At the start of 2014, attackers' favorite distributed denial of service attack strategy was to send messages to misconfigured servers with a spoofed return address -- the servers would keep trying to reply to those messages, allowing the attackers to magnify the impact of their traffic.
As those servers got patched, this strategy became less and less effective.But now it's back, according to a new report from Akamai. Except this time, instead of hitting datacentre servers or DNS servers, the attackers are going after personal computers on misconfigured home networks.
According to Eric Kobrin, Akamai's director of information security responsible for adversarial resilience, the attackers are taking advantage of plug-and-play protocols, commonly used by printers and other peripheral devices.
These attacks, known as Simple Service Discovery Protocol (SSDP) attacks, are now the single largest attack vector for DDoS attacks, accounting for 21 percent of all attacks, up from 15 percent last quarter, and less than 1 percent at this time last year.
"There are infectable SSDP services all over the Internet," he said. "As they are discovered, we help work with people to shut them down."
Although each particular device has just a fraction of the bandwidth available to datacentre-based servers, there are more of them.
"There's a fertile ground of home systems," he said. "A property configured home firewall can block this, but there are many improperly configured home systems connected to the Internet -- and there are also industrial systems that can be used to reflect attacks as well."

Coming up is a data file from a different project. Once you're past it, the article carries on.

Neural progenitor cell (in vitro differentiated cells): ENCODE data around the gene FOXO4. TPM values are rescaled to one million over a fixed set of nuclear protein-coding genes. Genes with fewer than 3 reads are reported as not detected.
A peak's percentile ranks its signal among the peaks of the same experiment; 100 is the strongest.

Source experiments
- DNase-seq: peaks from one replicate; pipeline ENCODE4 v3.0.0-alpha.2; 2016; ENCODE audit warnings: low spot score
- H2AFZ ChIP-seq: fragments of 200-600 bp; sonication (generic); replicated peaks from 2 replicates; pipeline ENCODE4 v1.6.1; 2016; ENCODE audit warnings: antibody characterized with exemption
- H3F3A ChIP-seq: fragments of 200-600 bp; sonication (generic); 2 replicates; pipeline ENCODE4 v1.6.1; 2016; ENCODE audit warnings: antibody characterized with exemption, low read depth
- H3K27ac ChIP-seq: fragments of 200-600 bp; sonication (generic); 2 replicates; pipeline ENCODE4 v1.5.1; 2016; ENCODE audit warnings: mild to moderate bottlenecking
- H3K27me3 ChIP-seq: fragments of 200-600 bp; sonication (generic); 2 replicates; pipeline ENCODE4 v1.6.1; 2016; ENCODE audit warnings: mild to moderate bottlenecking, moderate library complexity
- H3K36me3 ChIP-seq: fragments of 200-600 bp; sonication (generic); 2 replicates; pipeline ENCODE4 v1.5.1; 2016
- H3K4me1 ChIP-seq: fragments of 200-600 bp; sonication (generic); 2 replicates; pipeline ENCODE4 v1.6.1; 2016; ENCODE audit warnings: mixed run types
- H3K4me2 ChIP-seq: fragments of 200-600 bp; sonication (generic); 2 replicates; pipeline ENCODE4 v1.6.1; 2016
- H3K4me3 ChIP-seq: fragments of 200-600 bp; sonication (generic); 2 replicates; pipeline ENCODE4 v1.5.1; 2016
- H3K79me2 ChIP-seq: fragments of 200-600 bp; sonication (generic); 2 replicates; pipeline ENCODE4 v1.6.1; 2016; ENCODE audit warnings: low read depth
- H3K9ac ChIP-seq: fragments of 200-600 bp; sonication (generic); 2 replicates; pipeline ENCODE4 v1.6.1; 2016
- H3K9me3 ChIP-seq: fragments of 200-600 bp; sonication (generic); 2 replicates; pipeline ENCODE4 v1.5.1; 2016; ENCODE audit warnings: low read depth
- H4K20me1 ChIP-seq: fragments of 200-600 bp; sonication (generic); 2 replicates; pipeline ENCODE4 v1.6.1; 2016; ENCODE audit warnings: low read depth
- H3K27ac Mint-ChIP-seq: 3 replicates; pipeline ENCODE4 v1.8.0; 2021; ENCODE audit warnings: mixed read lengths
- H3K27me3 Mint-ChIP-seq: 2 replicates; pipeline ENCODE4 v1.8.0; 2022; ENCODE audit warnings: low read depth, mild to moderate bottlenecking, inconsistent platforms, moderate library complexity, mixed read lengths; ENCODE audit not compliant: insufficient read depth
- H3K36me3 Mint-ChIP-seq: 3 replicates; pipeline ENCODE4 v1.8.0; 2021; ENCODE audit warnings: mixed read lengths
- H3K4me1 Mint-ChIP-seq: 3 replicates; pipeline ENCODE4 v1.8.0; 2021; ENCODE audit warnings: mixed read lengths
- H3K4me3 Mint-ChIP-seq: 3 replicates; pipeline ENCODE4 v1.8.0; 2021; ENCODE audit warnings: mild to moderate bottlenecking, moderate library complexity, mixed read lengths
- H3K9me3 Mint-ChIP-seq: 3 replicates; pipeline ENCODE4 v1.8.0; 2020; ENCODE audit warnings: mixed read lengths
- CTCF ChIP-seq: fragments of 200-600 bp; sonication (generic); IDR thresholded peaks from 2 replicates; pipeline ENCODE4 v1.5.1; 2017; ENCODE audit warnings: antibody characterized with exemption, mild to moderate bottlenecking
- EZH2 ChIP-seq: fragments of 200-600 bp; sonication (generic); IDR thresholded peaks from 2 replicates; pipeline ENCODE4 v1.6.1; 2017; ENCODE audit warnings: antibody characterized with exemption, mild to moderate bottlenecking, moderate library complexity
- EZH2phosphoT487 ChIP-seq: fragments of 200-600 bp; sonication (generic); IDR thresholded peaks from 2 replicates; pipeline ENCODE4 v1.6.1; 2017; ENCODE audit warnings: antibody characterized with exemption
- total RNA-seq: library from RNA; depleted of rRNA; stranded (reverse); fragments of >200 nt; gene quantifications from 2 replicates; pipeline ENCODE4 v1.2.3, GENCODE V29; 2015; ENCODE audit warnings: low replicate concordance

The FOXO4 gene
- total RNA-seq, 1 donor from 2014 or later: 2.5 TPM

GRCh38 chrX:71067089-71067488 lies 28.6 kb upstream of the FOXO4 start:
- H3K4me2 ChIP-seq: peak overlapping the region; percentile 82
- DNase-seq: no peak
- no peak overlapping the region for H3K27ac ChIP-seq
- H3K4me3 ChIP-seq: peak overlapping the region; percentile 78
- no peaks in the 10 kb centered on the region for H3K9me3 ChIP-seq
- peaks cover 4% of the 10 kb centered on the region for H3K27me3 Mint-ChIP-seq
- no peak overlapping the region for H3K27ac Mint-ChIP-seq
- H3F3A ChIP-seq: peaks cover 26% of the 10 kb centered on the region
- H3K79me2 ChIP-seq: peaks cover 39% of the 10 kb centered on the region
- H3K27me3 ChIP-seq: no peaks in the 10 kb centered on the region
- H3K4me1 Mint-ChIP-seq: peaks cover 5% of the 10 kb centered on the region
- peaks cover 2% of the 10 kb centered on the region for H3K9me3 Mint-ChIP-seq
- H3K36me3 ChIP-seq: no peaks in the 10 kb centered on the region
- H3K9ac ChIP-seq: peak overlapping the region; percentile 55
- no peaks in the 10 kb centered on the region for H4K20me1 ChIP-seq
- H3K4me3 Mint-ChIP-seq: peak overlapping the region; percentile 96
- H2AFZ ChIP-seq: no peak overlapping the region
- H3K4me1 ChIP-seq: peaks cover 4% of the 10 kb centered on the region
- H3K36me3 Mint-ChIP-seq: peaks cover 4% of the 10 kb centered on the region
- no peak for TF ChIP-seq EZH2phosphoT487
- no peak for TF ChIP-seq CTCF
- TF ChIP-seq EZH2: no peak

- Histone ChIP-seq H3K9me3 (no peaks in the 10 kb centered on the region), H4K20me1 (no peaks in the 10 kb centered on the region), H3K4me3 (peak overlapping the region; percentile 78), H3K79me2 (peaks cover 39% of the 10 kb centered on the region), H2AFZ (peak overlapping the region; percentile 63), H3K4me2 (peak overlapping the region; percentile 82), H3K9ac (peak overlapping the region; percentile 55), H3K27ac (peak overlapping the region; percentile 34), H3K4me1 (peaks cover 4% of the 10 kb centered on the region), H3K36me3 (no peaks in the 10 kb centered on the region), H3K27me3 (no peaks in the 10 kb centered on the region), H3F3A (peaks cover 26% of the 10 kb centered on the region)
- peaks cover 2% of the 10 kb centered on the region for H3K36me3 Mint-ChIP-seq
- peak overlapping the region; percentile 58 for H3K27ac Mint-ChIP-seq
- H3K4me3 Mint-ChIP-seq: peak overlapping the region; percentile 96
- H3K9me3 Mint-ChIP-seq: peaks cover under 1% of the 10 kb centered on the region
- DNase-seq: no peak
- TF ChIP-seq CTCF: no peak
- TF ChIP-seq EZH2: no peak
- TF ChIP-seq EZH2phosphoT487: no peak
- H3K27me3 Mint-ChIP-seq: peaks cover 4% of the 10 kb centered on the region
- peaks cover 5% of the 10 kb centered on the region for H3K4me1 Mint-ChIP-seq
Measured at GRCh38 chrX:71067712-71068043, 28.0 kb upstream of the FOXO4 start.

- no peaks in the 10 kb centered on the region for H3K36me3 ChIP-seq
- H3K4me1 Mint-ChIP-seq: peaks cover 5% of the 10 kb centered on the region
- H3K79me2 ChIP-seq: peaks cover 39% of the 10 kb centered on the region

This attack source is also harder to shut down, he said.
"It's easier to go into the datacentre and have the service providers do the clean-up," he said.
Last quarter, SYN flood attacks - where "synchronize" messages are sent to servers - was the leading attack vector, accounting for 17 per cent of all attacks, down slightly from 18 percent of all attacks at the start of 2014.
There has also been a change in the size of the median attack, and the typical size range of attacks, Kobrin said, as defensive measures have improved.
"The smallest effective attack size has increased, year over year," he said. "It's because the smallest attacks are no longer effective."
Another type of DoS attack has gained a foothold for the first time this year. SQL injections, normally used to gain access to systems for the purpose of stealing data, are now being used to shut down Web sites as well.
Akamai saw more than 52 million SQL injection attacks during the first quarter of 2015, which accounted for 29 per cent of all Web application attacks.
The most common targets for SQL injection attacks were retail, travel and media websites.
Finally, another attack vector that's just now starting to make an impact is domain hijacking.
"People are actually attacking the registries and getting their own information put in, so the big sites are losing control of their DNS infrastructure," Korbin said.
There have been a few high-profile cases so far, he said, mostly politically motivated, but not yet enough data to measure a trend.
"We didn't see it much in 2012, started seeing a little bit of it in 2013 and 2014, and seeing it more of it now," he said.
He recommended that companies switch on two-factor authentication for their email systems when available, ensure that employees don't reuse credentials, ask their domain registrars to put a lock on their domains, and, finally, keep a close eye on traffic numbers to spot a drop-off as soon as it happens.
With these domain redirects, the attackers are not only able to shut down the legitimate website, but also put up their own content under that website's brand.